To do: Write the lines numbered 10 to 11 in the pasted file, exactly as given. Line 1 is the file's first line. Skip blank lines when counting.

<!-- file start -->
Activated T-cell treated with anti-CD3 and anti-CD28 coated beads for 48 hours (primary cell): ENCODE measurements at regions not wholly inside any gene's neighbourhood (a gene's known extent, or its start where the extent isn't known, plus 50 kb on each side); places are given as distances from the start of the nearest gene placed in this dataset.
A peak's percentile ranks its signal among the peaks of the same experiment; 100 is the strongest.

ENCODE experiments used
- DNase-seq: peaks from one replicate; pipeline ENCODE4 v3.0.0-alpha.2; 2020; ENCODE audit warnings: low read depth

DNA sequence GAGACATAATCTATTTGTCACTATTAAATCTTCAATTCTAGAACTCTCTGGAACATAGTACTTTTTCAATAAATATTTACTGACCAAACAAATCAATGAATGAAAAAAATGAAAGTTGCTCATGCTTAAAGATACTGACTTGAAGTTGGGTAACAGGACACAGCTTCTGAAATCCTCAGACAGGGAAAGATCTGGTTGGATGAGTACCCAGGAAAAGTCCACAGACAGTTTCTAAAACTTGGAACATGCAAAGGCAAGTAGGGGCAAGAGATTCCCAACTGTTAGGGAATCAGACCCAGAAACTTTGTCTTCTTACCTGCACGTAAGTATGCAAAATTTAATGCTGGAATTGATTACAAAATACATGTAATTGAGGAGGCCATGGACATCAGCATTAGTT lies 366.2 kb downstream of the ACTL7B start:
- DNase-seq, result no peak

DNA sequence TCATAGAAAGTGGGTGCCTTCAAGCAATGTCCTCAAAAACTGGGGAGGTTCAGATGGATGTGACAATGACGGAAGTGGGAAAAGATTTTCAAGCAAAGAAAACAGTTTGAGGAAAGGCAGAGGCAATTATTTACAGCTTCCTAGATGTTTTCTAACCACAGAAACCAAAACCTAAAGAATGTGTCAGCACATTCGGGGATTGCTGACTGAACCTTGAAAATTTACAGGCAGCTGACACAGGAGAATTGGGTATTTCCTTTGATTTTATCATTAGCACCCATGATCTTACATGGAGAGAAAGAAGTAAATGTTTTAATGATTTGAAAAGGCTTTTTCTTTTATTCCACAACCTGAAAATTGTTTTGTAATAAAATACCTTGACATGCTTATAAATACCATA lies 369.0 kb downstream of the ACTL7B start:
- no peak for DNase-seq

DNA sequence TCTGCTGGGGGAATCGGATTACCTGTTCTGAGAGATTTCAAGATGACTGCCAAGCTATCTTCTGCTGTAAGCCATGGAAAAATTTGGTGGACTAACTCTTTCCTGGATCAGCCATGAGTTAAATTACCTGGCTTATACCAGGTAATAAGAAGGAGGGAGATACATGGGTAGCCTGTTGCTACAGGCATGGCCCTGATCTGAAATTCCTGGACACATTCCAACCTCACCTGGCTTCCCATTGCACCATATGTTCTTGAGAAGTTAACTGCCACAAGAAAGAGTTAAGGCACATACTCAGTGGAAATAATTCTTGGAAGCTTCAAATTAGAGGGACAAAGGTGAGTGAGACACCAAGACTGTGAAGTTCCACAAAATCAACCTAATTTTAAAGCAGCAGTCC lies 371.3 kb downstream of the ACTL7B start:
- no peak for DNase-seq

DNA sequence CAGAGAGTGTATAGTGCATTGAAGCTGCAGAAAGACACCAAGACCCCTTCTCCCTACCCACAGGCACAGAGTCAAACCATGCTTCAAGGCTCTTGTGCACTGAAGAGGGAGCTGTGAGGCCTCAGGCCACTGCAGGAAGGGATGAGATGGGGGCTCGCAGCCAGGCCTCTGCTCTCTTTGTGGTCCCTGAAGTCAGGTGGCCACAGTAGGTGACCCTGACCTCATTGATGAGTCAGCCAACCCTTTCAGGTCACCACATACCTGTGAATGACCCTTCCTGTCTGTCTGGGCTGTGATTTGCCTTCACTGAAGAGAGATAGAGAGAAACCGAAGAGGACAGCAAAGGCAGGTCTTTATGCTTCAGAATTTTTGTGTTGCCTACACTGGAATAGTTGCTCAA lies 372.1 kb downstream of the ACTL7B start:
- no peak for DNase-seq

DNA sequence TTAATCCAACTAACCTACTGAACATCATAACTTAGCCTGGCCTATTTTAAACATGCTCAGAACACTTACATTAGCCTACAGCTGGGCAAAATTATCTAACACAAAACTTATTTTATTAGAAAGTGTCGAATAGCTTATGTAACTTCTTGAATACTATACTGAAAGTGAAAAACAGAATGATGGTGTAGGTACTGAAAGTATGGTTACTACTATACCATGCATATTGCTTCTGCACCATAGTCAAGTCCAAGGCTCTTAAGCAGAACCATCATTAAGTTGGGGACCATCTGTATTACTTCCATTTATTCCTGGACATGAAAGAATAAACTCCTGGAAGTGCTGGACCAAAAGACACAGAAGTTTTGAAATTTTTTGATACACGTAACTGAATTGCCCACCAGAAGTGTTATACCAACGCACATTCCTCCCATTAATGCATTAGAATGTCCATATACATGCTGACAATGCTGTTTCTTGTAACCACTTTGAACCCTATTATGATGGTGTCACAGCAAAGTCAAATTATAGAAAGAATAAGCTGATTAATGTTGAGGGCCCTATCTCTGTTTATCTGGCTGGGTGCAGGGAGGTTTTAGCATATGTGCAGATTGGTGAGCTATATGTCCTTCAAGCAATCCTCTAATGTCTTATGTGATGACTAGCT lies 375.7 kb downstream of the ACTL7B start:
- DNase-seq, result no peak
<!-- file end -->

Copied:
- no peak for DNase-seq

DNA sequence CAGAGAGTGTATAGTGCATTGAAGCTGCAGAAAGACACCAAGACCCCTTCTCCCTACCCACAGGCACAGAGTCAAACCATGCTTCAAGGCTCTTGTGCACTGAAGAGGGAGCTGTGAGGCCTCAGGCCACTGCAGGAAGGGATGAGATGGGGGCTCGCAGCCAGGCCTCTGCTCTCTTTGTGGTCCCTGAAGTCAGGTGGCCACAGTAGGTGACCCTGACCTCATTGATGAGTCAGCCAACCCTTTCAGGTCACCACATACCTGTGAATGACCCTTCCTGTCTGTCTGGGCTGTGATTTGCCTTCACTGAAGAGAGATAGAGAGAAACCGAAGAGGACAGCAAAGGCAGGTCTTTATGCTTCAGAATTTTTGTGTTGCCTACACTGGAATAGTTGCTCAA lies 372.1 kb downstream of the ACTL7B start: